So again, the question is how many people there are out there that want to use Cubase but are not going to spend money on it because it isn't on Linux, but if it became available for Linux then would buy the license. Every user that has already bought a license or are going to buy a license without Cubase running on Linux are irrelevant to conversation of increasing profit, or at the very least paying for increased expenses.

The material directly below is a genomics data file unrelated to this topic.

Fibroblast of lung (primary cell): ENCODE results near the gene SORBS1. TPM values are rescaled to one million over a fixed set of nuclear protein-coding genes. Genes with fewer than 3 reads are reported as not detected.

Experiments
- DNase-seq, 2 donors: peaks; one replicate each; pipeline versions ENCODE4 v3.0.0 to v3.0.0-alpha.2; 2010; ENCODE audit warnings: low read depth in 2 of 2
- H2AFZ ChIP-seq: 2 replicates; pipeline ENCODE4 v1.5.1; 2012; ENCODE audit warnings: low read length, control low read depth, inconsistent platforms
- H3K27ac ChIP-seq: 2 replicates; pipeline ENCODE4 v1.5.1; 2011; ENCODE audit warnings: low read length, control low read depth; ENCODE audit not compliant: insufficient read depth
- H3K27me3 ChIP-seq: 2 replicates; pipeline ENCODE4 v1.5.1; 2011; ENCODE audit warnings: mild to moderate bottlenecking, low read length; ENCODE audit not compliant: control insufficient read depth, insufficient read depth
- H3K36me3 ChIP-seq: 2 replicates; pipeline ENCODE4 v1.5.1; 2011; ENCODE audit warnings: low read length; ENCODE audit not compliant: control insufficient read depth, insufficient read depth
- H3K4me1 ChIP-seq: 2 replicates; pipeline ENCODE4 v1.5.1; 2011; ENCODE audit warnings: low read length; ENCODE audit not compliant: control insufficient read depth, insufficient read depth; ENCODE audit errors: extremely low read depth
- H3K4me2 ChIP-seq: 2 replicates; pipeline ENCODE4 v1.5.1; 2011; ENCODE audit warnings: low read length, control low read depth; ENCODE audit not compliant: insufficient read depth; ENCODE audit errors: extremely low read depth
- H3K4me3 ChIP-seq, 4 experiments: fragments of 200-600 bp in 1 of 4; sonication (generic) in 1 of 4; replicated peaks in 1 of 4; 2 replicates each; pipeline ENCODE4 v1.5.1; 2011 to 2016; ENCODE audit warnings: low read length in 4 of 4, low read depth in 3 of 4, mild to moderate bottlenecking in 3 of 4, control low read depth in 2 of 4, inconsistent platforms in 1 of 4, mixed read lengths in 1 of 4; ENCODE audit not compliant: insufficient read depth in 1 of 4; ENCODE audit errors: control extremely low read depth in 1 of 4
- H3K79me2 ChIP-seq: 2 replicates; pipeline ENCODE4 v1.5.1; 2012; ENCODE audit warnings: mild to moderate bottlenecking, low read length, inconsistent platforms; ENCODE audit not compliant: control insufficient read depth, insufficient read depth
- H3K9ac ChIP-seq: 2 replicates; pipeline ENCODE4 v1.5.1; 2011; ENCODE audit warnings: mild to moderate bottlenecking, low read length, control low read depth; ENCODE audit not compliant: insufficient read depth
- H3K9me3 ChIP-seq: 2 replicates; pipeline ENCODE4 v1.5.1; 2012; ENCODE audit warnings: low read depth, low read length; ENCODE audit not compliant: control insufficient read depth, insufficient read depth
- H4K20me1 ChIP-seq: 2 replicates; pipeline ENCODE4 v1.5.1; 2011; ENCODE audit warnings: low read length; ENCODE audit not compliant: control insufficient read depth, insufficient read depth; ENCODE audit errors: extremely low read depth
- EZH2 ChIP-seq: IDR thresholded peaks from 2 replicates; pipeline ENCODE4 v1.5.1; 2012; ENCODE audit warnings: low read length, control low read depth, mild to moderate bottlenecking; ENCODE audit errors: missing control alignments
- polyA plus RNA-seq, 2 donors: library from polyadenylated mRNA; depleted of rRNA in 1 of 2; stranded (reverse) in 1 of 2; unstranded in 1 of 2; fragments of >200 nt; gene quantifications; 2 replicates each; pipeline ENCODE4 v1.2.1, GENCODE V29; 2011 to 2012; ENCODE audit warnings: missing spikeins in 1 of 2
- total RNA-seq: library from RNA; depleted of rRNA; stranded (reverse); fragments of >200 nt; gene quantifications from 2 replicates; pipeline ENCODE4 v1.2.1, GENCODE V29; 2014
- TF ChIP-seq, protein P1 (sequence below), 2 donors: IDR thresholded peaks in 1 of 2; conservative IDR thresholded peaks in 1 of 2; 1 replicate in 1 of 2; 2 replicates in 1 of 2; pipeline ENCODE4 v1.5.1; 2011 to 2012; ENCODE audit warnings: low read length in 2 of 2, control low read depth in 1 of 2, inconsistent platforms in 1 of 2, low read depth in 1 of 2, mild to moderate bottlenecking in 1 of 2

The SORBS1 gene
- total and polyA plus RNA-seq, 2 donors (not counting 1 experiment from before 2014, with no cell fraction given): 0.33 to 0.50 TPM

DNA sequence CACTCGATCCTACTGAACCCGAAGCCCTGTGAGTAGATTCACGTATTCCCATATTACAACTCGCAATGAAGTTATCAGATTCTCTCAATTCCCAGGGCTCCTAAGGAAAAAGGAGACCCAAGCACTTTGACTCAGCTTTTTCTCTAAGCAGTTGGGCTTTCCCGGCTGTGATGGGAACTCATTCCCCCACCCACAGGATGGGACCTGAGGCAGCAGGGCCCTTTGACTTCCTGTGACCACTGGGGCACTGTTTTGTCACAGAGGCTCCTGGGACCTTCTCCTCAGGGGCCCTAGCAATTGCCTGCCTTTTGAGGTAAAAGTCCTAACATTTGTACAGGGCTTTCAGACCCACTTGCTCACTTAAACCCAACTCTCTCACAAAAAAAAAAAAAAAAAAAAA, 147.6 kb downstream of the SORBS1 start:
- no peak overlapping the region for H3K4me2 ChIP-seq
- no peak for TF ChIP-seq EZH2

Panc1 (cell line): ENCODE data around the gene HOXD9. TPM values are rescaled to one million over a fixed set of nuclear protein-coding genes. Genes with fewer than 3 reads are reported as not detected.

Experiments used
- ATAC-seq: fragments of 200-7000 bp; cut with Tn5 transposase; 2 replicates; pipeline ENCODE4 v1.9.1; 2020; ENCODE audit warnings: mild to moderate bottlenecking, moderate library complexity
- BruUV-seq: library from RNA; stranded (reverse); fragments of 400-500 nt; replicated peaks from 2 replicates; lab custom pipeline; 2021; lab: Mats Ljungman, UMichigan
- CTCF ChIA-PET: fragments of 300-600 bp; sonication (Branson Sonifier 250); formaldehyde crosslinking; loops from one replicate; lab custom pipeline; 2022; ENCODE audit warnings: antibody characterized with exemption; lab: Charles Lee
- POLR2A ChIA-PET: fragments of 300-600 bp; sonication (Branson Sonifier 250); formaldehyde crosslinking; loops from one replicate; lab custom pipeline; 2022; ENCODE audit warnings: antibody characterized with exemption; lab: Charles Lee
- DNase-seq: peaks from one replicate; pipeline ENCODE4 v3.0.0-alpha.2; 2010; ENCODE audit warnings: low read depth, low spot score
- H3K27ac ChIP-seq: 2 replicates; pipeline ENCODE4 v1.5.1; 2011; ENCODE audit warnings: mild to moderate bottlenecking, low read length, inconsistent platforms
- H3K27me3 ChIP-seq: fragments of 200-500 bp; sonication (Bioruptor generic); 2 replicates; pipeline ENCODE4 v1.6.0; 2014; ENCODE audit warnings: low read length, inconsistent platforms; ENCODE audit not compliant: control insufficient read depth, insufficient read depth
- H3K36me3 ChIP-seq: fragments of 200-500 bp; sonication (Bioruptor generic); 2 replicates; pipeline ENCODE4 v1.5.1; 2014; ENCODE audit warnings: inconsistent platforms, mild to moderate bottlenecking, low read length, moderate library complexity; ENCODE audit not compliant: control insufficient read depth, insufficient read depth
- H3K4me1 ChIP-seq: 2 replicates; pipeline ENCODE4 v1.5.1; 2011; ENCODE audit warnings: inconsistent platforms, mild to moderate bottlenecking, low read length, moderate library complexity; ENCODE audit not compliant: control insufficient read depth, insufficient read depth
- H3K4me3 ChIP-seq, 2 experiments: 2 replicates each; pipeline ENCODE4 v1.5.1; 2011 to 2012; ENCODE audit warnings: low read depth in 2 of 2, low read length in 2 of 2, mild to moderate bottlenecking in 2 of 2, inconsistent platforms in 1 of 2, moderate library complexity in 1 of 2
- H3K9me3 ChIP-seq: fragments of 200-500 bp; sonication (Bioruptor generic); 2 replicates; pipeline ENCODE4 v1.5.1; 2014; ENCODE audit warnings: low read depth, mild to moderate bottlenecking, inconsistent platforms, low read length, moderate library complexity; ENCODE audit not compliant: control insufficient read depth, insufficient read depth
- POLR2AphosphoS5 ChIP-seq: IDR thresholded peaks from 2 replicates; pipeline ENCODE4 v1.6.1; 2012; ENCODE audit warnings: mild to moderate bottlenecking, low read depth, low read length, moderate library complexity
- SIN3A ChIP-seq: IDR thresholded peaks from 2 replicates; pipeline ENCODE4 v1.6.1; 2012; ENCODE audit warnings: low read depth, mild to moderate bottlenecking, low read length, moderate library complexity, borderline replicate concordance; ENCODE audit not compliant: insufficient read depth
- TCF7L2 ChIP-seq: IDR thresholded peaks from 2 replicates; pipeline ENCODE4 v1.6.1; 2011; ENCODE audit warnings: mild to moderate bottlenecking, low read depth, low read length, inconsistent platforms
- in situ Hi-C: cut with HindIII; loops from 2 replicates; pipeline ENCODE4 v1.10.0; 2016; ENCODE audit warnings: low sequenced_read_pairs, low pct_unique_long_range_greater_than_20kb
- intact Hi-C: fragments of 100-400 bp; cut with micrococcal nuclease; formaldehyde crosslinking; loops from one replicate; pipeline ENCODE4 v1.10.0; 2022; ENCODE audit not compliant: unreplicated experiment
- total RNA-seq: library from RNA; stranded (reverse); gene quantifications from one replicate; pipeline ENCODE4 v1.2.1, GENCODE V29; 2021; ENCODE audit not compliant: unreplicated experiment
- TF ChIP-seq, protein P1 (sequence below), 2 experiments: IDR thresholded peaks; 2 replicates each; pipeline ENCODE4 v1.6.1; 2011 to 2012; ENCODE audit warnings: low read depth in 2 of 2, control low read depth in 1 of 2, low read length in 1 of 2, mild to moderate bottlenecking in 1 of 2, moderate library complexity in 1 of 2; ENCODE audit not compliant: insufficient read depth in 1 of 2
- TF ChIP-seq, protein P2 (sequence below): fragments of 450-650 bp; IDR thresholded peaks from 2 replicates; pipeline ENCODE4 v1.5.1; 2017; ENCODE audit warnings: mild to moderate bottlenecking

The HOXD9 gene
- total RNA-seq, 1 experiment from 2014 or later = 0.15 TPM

See my point?
Nuendo 7.1.4 / Lynx TWO-B / Windows 10 Pro 64-bit / Ryzen 1700 3.7GHz (oc) / 16GB Corsair Vengeance DDR4@3200MHz / Nvidia GTX 660 / ASUS x370-A mobo/ 500GB WD Blue system drive / Crucial BX100 250GB SSD media / spinners for library/backup ::::: iZotope RX / Phoenixverb Surround / DaVinci Resolve / Faderport / Applied Acoustics UltraAnalog / my pet pony Frank